An interesting aspect of a good Developer Experience (DevEx) is that as more and more features are added to a given language, platform, or tool, it becomes harder and harder to maintain. The ubiquity of something like Kubernetes (to pick just one example) seemingly inevitably leads to proliferation of features and a mushrooming of complexity. Likewise, a popular programming language such as Java or Go needs to be evolved with tremendous care to avoid introducing unpleasant rough edges in the interactions between features, or increasing the surface area of the language to the point where it becomes harder to learn and to use.
To put this another way, provided your use case fits within the constraints, highly opinionated platforms such as Ruby on Rails, Spring Boot, or Heroku, can offer a better developer experience and corresponding higher productivity than those that are less opinionated. As a result, as RedMonk co-founder James Governor pithily puts it:
the modern tech industry is basically folks just endlessly remaking remakes of heroku— Panacotta Wobbler (@monkchips) March 8, 2021
Monzo is a fully licensed and regulated bank in the UK, serving over 6 million customers. It runs on the cloud, and has no branches. From a technology perspective, the bank’s IT systems are built from over 2000 microservices written primarily in Go. Many of these microservices are small and context bound to a specific function. These services are responsible for the entire operation of the bank, covering everything from connecting to the various payment networks, moving money, maintaining a ledger, fighting fraud and financial crime, providing customer support, providing APIs to make money management easier, and more.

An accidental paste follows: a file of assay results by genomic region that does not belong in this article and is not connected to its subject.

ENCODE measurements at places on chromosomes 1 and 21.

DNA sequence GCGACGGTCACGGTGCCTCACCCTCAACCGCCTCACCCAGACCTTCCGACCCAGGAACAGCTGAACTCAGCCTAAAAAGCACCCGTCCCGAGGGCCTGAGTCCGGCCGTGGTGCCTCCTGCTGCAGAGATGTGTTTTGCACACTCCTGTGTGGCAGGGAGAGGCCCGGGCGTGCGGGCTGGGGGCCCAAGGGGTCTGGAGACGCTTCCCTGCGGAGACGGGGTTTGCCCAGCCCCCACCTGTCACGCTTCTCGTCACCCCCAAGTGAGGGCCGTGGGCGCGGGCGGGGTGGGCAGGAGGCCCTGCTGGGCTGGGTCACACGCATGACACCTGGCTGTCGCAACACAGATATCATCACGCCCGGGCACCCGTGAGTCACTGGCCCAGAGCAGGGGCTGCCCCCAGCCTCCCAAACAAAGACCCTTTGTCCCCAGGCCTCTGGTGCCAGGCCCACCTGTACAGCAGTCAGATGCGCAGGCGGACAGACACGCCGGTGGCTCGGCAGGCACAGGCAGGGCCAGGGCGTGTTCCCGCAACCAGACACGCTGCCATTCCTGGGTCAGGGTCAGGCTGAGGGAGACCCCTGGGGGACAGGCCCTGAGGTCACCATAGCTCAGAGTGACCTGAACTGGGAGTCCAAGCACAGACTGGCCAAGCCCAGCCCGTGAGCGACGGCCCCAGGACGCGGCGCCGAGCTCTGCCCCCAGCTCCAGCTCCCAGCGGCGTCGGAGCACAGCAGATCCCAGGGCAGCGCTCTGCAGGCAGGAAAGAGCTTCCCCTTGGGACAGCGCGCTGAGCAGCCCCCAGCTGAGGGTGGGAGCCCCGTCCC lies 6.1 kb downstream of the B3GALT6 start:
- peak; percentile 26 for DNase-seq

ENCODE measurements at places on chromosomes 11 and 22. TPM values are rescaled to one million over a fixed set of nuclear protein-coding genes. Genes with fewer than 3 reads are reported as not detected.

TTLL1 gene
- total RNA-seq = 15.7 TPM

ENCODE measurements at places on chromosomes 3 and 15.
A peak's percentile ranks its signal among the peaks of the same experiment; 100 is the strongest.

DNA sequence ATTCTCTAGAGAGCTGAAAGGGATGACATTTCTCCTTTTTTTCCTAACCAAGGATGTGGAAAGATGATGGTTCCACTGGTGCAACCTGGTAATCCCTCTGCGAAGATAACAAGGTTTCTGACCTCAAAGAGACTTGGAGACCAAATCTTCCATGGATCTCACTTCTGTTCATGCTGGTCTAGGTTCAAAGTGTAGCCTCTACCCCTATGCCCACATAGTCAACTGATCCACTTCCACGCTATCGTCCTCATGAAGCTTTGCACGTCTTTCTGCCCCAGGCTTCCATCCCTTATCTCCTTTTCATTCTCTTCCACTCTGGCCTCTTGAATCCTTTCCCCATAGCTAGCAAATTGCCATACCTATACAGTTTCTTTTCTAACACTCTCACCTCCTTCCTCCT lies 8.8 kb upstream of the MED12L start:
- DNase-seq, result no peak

The whole system is built and maintained by a relatively small team of around 200 engineers. Updates are shipped hundreds of times a day, and the firm has found that the use of effective tooling, automation, and an opinionated DevEx platform has shortened the time to delivery and increased the number of changes that can be safely released into production. All of this strikes the right balance between meeting all of its regulatory requirements, whilst also allowing engineers to ship early and often.
Monzo’s paved road